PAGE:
Below is Prayer for the Animals, a little wall hanging I made using a Drunkard's Path variation from the book. The block is called Opening Valentines. I found the wonderful animal print at a decorator shop and carefully cut the triangles to give nice portraits of the animals. The printing was done with a Pigma pen and is from the old Anglican hymn that begins, "All things bright and beautiful, all creatures great and small-"

I hope you can spend Valentine's Day with someone you love. But just in case you're feeling bereft because an over-priced bouquet of roses didn't land on your doorstep, remember you can still celebrate V-Day by giving your animal friends some special attention. They're not as picky as humans and would love an extra pat on the head or a tummy rub. Or just donate your pocket change to the local Humane Society. Love comes in all shapes, sizes, and species. Happy Valentine's Day.

Monday, February 11, 2008

Speeding Toward Valentine's Day on the Chocolate Express

I am in love again. At the Chocolate Festival in Morehead City, NC, I met a brand of chocolate bar that is superb. Meet Escazu, a gourmet chocolate maker from my hometown of Beaufort, right next door to Morehead. The company's website is

I can recount where, why, and when I've experienced great chocolate highs. But that was not always true. All through my childhood I was allergic to chocolate. After puberty however, it was "Katy bar the door-" when it came to the lovely bean. At first Hershey's Kisses were all I needed but I soon discovered the Mounds Bar, a dark chocolate candy bar filled with sweet coconut. Then Godiva (dark chocolate around raspberry filling), Ghiradelli squares of various flavors, and then the world-or at least Belgium. On a single memorable trip to Brussels, I sampled wonderful Leonidas Chocolates, which made me totally giddy, and the beautiful Guylian swirled chocolate seashells, which I bought simply because the tin was so beautiful. Along the way, there have been side trips to the Netherlands (hot dark chocolate from Droste) and England (those silly Cadbury's eggs at Easter).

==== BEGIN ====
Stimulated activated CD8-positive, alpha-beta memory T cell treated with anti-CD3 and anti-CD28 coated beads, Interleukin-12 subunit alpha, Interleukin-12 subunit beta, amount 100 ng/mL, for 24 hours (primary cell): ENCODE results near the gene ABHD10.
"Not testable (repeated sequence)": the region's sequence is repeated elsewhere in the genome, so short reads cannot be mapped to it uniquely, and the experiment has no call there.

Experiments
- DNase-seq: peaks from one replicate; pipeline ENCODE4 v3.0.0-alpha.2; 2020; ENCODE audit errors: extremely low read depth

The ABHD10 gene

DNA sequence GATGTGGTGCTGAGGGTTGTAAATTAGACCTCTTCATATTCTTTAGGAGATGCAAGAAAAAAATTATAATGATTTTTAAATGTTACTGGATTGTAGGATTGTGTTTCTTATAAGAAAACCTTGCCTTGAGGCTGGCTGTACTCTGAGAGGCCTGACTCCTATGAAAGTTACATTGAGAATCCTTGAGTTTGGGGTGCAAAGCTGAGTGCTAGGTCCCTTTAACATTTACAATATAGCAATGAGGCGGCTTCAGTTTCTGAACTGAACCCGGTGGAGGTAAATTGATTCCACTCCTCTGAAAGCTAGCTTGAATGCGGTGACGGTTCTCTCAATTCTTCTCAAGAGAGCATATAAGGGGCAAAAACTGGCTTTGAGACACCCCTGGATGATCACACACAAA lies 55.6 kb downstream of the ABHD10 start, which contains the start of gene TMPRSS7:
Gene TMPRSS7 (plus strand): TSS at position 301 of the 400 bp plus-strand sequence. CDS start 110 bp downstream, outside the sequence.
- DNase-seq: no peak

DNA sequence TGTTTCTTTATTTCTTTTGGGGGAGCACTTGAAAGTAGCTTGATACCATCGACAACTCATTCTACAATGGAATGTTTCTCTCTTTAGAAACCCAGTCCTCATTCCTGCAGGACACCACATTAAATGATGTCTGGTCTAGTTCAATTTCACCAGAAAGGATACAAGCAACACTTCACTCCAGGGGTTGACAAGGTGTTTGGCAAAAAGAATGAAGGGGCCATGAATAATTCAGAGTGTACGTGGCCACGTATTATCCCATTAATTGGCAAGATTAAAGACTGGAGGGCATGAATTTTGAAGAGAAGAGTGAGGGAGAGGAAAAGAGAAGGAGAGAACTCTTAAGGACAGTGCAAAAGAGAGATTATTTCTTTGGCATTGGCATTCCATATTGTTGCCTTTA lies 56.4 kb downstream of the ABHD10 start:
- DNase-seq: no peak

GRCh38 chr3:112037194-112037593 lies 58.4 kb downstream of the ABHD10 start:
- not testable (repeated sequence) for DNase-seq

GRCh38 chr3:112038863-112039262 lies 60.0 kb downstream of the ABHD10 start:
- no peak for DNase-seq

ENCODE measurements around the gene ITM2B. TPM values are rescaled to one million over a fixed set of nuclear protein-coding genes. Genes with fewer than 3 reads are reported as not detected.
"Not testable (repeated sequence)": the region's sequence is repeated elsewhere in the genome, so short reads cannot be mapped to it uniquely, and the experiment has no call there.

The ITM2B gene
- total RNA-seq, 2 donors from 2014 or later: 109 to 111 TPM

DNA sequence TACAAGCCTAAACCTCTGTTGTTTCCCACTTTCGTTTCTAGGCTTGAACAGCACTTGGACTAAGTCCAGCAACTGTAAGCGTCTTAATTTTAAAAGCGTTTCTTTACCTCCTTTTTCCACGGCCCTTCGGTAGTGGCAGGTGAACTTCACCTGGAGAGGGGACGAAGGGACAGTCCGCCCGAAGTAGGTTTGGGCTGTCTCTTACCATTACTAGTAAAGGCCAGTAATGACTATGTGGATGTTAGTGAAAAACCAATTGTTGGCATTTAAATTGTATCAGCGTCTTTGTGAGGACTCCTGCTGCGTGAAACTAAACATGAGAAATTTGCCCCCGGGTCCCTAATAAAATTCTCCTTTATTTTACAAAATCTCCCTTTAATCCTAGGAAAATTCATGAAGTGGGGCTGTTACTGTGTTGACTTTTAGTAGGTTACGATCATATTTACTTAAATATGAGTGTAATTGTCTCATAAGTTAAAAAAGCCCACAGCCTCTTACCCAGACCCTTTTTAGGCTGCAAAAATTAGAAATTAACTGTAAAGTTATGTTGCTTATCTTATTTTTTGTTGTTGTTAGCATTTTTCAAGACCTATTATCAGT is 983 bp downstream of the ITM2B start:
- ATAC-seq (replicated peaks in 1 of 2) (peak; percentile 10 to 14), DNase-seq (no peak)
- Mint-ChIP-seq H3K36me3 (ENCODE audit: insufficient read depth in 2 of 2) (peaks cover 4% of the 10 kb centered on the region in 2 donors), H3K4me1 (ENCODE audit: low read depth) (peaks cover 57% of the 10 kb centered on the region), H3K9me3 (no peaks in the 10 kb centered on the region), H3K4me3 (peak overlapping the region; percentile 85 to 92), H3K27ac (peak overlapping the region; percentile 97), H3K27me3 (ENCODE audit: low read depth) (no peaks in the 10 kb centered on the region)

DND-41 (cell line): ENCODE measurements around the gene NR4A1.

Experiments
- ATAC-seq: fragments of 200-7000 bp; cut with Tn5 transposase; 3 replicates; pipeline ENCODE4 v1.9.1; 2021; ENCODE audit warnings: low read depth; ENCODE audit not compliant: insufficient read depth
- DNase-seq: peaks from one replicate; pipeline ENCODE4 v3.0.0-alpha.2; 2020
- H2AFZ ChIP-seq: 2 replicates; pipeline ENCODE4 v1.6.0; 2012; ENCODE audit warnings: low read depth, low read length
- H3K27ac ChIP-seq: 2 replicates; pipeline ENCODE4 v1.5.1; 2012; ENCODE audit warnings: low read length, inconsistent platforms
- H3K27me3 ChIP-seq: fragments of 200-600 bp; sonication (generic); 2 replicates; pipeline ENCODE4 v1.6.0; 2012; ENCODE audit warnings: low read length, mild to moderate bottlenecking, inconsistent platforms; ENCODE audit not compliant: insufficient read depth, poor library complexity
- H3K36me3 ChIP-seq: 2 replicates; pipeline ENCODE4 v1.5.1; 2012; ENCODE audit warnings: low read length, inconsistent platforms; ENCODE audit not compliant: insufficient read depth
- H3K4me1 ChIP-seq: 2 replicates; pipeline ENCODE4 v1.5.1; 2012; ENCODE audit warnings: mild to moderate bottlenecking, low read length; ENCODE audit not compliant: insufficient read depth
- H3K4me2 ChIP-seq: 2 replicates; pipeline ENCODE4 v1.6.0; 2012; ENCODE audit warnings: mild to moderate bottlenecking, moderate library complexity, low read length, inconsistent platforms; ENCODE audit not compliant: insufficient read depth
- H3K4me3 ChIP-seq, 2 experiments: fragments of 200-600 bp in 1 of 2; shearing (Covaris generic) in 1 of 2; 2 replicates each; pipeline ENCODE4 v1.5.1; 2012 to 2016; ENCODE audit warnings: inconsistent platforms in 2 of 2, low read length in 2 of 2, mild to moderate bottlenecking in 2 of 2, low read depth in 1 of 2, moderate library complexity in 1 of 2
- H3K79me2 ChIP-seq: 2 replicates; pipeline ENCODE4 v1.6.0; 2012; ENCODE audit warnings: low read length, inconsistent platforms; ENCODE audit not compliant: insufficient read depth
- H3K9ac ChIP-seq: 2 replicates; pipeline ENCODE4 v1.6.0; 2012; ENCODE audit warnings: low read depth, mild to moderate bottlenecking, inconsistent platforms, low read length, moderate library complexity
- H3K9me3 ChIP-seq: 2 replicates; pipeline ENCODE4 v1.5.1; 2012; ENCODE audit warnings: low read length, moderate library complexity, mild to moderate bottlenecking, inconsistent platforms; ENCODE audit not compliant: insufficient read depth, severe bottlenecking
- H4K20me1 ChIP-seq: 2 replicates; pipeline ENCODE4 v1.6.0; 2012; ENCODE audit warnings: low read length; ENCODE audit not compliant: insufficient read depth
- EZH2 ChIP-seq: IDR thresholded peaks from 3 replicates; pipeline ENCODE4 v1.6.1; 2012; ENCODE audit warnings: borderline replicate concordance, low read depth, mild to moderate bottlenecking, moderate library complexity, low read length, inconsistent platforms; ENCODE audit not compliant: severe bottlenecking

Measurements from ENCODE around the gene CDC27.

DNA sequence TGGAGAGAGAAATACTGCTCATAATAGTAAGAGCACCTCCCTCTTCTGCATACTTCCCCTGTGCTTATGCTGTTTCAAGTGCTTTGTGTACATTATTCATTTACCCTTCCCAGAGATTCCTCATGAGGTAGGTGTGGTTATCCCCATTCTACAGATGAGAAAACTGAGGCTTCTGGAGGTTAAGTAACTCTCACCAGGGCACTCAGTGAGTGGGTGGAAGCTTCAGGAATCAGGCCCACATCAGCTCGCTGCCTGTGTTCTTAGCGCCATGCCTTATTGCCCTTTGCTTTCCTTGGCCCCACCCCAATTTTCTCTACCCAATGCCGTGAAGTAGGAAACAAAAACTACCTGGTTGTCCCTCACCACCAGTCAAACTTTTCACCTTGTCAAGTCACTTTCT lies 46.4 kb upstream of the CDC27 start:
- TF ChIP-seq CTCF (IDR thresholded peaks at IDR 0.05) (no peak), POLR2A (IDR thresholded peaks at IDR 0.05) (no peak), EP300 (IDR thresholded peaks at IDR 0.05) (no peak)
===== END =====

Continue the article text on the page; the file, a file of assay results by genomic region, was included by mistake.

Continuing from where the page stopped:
Now my chocolate search has come full-circle and I discover there's great chocolate literally down the street. My favorite Escazu offering is the bar with crunchy roasted coffee beans but my husband's favorite is the Beaufort Bar, an intriguing dark chocolate spiced with sea salt. Tasting is believing.

Friday, February 8, 2008

Dye, Baby.

I found this wonderful old postcard on ebay ages ago and bought it because it was so characteristic of late Victorian manners. My friend Joan Kiplinger, who manages the list Vintage Fabrics, , confirms that the date of the card is likely late-1880s. We see a lady professor giving a class in "Economy." Her students are lined up like brightly-colored parrots and they listen attentively as she lectures them: Now, young ladies, you see how successful I have been with the DIAMOND DYES. In no other way can you so easily economize as by re-coloring faded or dingy articles by their use. That's a mouthful!

The teacher herself wears a dove gray dress but I suspect the shade has faded from mauve, the most popular color of the age. Notice that the items on the clothesline are all generic household cloths, with the the exception of the socks. Likely it would have offended Victorian sensibilities to show a dress, or, God forbid, a petticoat or bloomers on the line!

This card was designed to appeal to everybody: traditional women (the young girls are panting to be married-) and even the new up and coming "career woman," as represented by the teacher. But rather than just say, "Oh, go dye that old dress and have fun with it-" the blurb comes across in a rather Puritan tone. Read between the lines: You will be successful like me if you use these dyes. You will save money if you use these dyes. Then again: It's easy--(because you're obviously young and stupid!) and finally, No other thing you could do would have this great an effect.

A company couldn't get away with this hype today but in the late 1800s, overblown verbiage was common. What's ironic is that actually the whole dye industry was going bonkers at this time and producing lots of dyes that later changed color or faded completely! Congo Red, patented in 1885, faded to a sad shade of pink on cotton fabrics. And there's a green, called Fugitive Green now by textile scholars, that was an eye-popping yellow-green when it first came on the market but faded to a downright dismal khaki. You'll probably see it on ebay when a late 19th century applique quilt comes up for auction. The seller will write, " The color scheme is an unusual combination of red, beige, and yellow...." Ah, no. That quilt was red, green, and yellow when it was first made!